Sunday, July 20, 2014

Syracuse Peregrine Eyass and Figuring Out the Milkweed Mysteries




 Just in from longtime raptor watcher Mitch Nusbaum...

  Barb, the first Peregrine eyass in Syracuse, NY in 4 years!

Asclepias syriaca, Common Milkweed

When I realized that NONE of the hundreds of milkweed seeds that had overwintered naturally and I had collected and planted had come up... none, zero, ziltch, and weren't going to come up, ( I thought), I put the word out that I was looking for milkweed plants.  A local farm wife who digs out mature milkweed from between the rows of her garden plot every year said, if I'd come dig them out they were mine.

The first mystery, if she dug the mature plants out every year, why were mature plants appearing every Spring instead of  seedlings?

  I stuck that question in the "For Investigation" section of my brain,  threw a spade and and a square camp shovel in the car and took off for the farm.

And indeed Mrs. Albright, in her late 80's, had a garden full of mature Common Milkweed. Facinating.  (By the way, she never digs all of them out she likes Monarchs too, but does want to have room for her tomato plants as well.)

Her husband showed up with an ancient tiling shovel, and we all went to work.

The answer to the mature plant mystery became clear before long.  A milkweed plant has a long vertical stem/root underground which connects to a horizontal root which is connected to numerous other vertical stem/roots to any number of what looks like individual plants above ground.  And that vertical stem appears to be evolutionarily built to very easily break off the major horizontal root which leaves the major root deep in the ground for mature plants to grow out of next year.

Therefore I had many plants with vertical roots and only a few with a piece of the horizontal root connected to it.

I went home immediately but by the time I got there, the milkweed had lost their turger pressure and had turned into very limp things.  CRAP!

I put them into the ground immediately and drenched the ground with water.  They came back but I had to water them religiously for days and many leaves turned yellow first. 

The plants with a portion of horizontal root did better at the beginning than those with only a vertical root but the plants that did best were those in which a portion of the horizontal root had two or three connecting vertical roots.  I should have realized then  that Milkweed loves company.

Another mystery, though the milkweed seeds that were planted outside had come to zilch, or I thought they had, using seeds I had striated, put into damp sand in baggies in the refrigerator did germinate and come up in in seedling flats.  Shrug.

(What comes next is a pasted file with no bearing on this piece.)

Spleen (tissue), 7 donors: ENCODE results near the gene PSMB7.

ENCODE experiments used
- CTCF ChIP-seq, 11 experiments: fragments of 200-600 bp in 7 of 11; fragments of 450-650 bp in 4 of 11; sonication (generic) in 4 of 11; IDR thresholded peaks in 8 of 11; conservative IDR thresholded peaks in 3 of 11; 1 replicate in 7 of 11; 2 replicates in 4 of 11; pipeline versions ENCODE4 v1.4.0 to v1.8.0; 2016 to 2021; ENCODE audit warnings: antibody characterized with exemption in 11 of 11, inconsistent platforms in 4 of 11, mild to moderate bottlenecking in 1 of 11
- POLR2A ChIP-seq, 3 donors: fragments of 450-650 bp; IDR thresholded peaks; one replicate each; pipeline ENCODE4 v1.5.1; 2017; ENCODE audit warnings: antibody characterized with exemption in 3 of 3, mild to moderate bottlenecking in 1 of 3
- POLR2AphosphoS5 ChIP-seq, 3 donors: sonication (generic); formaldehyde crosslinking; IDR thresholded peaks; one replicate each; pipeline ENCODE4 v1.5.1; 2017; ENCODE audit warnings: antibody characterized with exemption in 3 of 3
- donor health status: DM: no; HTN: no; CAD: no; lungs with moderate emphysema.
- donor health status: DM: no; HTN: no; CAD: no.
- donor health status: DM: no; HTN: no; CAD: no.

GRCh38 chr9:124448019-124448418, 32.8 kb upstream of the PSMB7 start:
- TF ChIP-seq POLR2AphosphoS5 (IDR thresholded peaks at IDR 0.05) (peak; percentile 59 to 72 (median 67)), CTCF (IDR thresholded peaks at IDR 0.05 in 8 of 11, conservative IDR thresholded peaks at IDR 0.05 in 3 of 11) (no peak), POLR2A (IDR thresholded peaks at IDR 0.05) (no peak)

But the stems were so slight, and scrawny, (above, these seedlings planted in groups outside), they couldn't really stand up as a single plant but if more than one seed germinated in each of their  little dirt cubicles they did a little better.  Shrug. (At least at the time.) 

Betty Jo of California has been contributing to the blog for nigh on ten years.  She makes her living with plants, is an aficionado of Monarch Butterflies  and she has stepped up after reading last evenings Milkweed Musings to help us with the Growing Milkweed Mysteries.

Donna,

 I am sitting at my computer bawling--can't stop-- started
when I saw the 15% return of the Monarchs.  I already felt very
sentimental when I saw the painting on Stella's ceiling.  What a
wonderful brother. and she takes great pics with a cell phone!


Re the Monarch's--the terrible conditions in Texas are a big
factor--that is their first place to breed after migration.  I heard
last year that horrible winds stalled them in Texas as they were heading to Mexico  There was also no milkweed when they returned--terrible drought--fires and verge mowing (which they been doing since I was a child at least) and of course the war on milkweed by cattle ranchers.


Re: seeding--seed bombs!  I have had now 3 years of experience growing various kinds of milkweed and have come to several conclusions--don't know what Chip Taylor's people say but here's my experience:


Planted 5 different kinds of native seed--had to sratify -frig was half filled with bags of peat moss for months. The seeds which
germinated--some damped off (green house conditions not right?/. 


The "Showy Davis" a California native had great germination--but when the cotyledons appeared, (The cotyledon is a significant portion of the embryo in the seed of a plant.  When the seed germinates, the cotyledon usually becomes the embryonic first leaves of a seedling. DB) I looked under the trays which were on a wire table and the roots were already 4 inches long--difficult to transplant!
 
Many of the transplants lived but never grew. 


Tuberosa did grow but slowly--the seeds which blew around my yard and the Botanic garden where
I planted lots of purchased ones have germinated like crazy--but almost always under other plants!.  My neighbor planted seeds--didn't grow--but where my seeds blew into the protected entry way to her house they germinated and grew under gardenias and begonias!  They are huge and
beautiful. At the Botanic garden they are growing in the children's vegetable  garden under tomatoes and kale--everywhere!